• Conservation and restoration of Sienese art and architecture
    • Antiques market in Siena, 19th and 20th centuries
    • Iconography; hagiography of Catharine of Siena and Bernardino of Siena;
    • City sections, districts, monuments, parks, squares, cemeteries, streets, bridges, walls, gates, and landmarks created during the Sienese Republic and their subsequent modification and restoration in the centuries following;
    • History, including political and economic history, biography, and ecclesiastical history, 12th-16th centuries;
    • History, as it relates to medieval and Renaissance Sienese art and architecture, 17th  century-present;
      • Suppression of monasteries in Napoleonic Italy and dispersal of illuminated manuscripts and artworks
    • Social history, including social life and customs, 12th-16th centuries;
    • Greater Siena province, where resources are scholarly and reflect the art, history, and culture of the 36 towns (Montepulciano, San Gimignano, Pienza…) and countryside of Siena province;
      • Guidebooks to art collections that are located in Siena province and include medieval and Renaissance objects
  • Italian Renaissance maiolica
  • Italian medieval and Renaissance manuscript illumination
  • Antique frames; Picture frames and framing

The following subjects, where relevant to specific artworks or genres in the Robert Lehman Collection, are collected selectively, with a preference for significant or key resources. [These subjects may also be collected by other libraries in the museum]:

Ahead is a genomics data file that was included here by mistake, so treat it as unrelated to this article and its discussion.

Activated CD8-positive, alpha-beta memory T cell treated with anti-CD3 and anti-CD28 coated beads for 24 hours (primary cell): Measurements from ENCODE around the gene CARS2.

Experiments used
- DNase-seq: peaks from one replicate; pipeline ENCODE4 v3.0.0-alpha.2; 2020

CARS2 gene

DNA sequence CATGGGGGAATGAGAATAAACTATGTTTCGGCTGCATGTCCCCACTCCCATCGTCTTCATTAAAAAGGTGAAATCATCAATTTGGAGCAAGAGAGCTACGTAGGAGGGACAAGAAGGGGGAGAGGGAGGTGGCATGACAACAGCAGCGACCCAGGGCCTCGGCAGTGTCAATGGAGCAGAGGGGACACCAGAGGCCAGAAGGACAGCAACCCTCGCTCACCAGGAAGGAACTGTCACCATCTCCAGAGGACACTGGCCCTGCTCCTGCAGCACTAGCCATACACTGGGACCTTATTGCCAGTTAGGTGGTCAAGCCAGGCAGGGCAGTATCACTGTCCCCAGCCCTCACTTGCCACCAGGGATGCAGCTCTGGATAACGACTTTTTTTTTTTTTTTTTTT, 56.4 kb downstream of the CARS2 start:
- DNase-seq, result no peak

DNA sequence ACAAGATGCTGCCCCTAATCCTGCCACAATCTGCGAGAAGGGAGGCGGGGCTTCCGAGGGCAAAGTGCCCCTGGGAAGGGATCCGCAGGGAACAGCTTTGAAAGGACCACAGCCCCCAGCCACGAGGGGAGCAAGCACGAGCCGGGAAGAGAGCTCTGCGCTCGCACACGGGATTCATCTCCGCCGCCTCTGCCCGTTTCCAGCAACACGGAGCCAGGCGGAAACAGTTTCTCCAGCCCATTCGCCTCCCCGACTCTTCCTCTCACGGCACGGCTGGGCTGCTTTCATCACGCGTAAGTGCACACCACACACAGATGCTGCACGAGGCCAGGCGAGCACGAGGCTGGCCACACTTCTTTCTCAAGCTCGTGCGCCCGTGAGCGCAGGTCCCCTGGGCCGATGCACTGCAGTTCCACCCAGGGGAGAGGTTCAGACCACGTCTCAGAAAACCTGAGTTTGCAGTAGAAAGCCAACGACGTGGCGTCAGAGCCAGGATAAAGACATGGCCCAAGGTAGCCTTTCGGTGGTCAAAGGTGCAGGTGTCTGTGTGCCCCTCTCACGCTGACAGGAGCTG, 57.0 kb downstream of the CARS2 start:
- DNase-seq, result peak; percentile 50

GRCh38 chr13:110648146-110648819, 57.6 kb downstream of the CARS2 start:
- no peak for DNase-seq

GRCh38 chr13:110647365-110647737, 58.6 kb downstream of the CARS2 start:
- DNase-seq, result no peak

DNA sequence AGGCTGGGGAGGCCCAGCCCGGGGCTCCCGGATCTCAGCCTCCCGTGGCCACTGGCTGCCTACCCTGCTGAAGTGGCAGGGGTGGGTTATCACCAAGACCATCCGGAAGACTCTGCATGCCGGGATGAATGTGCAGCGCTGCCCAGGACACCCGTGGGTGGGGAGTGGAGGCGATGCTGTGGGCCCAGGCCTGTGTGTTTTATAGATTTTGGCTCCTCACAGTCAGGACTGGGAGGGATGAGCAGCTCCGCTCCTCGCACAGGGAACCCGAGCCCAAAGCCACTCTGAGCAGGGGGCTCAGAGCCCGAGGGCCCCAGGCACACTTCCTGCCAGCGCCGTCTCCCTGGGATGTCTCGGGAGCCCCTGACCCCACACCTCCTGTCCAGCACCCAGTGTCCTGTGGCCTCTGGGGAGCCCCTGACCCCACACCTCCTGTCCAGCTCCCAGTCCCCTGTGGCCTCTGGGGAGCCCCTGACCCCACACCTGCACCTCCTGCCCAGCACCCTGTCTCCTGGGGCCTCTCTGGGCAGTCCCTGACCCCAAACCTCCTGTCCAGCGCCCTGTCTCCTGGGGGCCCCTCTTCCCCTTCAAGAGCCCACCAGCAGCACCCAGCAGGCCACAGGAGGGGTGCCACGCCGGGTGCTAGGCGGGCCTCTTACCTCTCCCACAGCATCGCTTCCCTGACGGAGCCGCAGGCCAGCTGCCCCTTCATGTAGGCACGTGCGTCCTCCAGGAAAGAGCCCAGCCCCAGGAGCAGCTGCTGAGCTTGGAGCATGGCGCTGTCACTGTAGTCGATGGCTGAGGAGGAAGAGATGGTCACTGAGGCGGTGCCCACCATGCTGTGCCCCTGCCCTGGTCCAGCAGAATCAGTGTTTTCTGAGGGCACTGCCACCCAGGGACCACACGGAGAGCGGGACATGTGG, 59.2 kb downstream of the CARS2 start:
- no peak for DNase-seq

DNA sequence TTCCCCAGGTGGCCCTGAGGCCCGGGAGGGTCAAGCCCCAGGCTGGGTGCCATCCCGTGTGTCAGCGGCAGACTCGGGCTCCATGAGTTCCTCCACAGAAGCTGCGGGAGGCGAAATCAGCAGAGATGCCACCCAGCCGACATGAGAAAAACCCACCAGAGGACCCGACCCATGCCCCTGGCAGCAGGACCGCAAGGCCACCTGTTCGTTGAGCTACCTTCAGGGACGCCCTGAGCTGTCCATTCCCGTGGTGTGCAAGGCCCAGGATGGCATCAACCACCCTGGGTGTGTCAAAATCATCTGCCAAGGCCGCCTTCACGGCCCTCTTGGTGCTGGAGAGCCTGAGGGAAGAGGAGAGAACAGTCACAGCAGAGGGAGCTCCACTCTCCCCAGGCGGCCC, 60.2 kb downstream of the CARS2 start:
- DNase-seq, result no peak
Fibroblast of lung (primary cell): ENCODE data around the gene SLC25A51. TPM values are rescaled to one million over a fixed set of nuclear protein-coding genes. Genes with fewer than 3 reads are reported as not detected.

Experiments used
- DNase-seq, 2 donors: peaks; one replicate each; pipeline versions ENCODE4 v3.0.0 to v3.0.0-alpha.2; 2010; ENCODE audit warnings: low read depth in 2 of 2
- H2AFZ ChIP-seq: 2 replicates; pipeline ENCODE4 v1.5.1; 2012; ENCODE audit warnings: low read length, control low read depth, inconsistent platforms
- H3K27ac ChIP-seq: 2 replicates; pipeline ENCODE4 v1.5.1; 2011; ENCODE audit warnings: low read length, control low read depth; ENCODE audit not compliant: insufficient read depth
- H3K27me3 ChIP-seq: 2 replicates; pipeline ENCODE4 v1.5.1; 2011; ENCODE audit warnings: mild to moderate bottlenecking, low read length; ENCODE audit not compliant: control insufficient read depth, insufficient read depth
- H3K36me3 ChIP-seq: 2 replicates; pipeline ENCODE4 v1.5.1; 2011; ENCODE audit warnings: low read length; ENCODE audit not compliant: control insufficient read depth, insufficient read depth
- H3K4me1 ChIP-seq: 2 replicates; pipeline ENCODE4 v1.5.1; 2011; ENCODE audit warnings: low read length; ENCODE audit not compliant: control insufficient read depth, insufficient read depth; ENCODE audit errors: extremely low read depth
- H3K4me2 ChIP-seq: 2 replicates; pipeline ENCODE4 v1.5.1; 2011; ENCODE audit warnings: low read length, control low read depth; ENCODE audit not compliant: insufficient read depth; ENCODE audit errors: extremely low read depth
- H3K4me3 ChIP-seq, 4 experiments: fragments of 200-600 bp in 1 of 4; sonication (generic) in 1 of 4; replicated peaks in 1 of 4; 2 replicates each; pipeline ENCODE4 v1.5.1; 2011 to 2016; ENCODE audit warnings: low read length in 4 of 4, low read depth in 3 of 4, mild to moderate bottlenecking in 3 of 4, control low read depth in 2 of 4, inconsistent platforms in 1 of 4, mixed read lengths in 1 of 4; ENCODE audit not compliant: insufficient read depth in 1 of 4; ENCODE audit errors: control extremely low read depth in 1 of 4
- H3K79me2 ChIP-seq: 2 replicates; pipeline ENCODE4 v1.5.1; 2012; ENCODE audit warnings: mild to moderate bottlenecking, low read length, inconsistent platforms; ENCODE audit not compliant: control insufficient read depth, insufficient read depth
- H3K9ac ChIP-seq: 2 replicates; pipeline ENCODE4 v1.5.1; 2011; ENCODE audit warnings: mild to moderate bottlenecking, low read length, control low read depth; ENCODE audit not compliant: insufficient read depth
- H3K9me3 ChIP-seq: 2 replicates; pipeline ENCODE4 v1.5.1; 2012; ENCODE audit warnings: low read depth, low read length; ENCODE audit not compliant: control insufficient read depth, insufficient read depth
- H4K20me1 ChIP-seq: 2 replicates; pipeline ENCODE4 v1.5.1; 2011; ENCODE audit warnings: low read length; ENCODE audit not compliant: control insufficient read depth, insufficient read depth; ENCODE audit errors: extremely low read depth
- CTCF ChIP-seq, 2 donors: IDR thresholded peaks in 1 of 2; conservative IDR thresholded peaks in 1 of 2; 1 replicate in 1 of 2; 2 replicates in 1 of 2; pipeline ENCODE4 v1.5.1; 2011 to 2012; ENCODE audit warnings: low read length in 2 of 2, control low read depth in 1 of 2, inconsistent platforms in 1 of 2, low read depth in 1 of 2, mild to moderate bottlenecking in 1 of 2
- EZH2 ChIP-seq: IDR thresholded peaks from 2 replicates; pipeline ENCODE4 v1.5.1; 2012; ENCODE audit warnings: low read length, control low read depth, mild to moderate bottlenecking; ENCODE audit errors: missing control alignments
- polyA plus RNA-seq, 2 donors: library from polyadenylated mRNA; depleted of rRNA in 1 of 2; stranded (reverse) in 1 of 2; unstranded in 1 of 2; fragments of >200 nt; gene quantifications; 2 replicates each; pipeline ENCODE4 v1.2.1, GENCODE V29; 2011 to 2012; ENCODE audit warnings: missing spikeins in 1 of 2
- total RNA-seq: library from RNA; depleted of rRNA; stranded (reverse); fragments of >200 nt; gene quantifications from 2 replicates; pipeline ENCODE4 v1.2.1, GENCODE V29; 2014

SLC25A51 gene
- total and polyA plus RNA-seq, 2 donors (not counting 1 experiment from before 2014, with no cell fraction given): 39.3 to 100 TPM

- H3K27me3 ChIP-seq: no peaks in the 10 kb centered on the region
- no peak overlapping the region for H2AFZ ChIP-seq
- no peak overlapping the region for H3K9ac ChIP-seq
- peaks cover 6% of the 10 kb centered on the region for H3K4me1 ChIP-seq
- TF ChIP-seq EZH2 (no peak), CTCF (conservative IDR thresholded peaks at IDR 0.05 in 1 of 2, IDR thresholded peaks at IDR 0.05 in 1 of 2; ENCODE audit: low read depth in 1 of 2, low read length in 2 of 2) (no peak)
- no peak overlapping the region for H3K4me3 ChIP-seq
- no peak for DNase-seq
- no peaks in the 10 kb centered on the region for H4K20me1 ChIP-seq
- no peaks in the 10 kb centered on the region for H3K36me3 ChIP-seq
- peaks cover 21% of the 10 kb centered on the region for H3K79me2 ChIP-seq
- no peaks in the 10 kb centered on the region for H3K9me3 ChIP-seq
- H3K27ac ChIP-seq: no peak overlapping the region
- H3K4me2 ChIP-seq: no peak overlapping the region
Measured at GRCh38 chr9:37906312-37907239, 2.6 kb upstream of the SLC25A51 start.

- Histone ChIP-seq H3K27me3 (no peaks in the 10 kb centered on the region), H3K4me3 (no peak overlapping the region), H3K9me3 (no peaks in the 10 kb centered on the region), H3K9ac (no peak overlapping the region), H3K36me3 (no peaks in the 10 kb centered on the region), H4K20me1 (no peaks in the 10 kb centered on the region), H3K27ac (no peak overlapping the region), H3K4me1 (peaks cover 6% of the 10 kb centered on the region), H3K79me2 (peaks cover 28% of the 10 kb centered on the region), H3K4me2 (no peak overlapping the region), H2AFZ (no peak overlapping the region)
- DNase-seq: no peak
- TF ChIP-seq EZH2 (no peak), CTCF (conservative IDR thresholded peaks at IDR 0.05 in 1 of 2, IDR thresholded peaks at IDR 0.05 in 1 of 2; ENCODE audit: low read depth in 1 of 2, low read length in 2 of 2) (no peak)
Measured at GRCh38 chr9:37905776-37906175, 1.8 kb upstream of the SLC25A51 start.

• European painting, 14th-20th centuries
    • Italian painting, 14th-15th centuries
  • European drawing, Renaissance-20th  centuries
    • Venetian drawing, 18th century
  • Italian Renaissance decorative arts (including textiles, furniture, small bronzes, medals and placquettes, and metalwork)
  • Venetian glass, 16th-19th centuries
  • Italian heraldry
  • Italian ecclesiastical and monastic history providing context to specific artworks in the Robert Lehman collection
  • Italian social and political history providing context to specific artworks in the Robert Lehman Collection
  • Painted enamels, French, 16th -17th centuries
  • Aquamaniles
  • History of collectors and collecting

IV. CATEGORIES AND FORMATS

Monographs

    • Monographic titles that fall within the parameters of its collecting scope are selected for their scholarly content.

Oeuvre catalogs

    • Catalogues raisonnés of artists represented in the Robert Lehman Collection are collected extensively.

Collection catalogs

    • The Library acquires catalogs of both public and private collections that have relevance to the Robert Lehman Collection.

Exhibition catalogs

    • Exhibition catalogs from museums, art galleries, foundations and other venues are collected that have special relevance to artworks in the Robert Lehman Collection.

Auction and sale catalogs